Buses with fewer steps leading to their rear seats will start operating in Tokyo later this year as the capital gears up for the 2020 Olympic and Paralympic Games.
Tokyo already had 1,464 buses with a step-free entrance as of April last year, but passengers need to go up steps inside the bus to get to seats in the rear area, which is elevated to accommodate the transmission and other equipment.
The metropolitan government will introduce 29 new flat-floor buses designed specifically for the Japanese market by the Japan arm of Swedish commercial vehicle maker Scania.
“We want to make flat-floor buses the standard type in the future,” a Tokyo official said.
The newly developed buses are priced at around ¥35 million each, about 1½ times more expensive than those now in use, but the metropolitan government deemed it a necessary cost to prepare for the 2020 Games and to pay for it earmarked a total of about ¥1 billion in fiscal 2017 and 2018.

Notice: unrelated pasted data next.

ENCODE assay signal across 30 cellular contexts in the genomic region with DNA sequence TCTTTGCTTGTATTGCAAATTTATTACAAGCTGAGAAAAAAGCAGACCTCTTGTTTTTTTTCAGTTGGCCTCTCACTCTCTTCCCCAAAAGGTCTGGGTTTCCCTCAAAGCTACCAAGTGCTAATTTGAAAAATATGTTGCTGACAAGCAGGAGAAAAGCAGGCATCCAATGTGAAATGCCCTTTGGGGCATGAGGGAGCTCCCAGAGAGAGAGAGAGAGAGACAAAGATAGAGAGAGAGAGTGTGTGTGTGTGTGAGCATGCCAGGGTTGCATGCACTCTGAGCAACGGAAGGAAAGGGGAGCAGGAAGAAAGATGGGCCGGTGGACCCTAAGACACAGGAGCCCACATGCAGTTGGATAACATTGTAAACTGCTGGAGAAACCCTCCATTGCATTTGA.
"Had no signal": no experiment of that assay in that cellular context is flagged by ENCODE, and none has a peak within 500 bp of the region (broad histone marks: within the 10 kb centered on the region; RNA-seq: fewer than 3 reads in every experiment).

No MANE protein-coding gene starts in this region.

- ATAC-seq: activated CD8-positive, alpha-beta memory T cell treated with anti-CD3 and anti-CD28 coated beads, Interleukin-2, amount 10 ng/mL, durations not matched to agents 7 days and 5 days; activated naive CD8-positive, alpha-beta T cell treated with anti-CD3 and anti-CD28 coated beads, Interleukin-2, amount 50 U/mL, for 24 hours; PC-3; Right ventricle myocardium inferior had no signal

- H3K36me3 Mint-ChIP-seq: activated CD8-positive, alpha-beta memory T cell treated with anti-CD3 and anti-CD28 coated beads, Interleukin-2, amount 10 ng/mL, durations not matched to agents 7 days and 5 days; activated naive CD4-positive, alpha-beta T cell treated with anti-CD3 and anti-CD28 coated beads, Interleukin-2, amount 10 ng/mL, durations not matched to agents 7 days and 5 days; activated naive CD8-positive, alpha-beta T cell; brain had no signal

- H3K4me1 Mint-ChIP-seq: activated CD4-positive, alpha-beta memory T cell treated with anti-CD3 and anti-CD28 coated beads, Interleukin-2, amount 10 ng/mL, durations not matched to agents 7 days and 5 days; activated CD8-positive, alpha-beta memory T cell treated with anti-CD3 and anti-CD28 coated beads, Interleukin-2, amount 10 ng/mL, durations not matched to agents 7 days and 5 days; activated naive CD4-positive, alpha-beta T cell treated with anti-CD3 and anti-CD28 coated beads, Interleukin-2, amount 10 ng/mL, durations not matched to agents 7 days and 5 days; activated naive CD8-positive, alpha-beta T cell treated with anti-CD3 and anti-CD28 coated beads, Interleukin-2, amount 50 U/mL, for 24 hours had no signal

Elderly people have fallen from the steps during sudden stops, while passengers of all ages tend to avoid them and gather in the front area, causing overcrowding there.
In 2015, 490 accidents occurred aboard city buses nationwide, leaving 540 people injured, according to the Land, Infrastructure, Transport and Tourism Ministry.
The new flat-floor buses can accommodate up to 70 passengers, the same capacity as the buses currently in use. The new ones are expected to start operating this fall on busy routes and in areas with high numbers of elderly passengers, the metropolitan government said.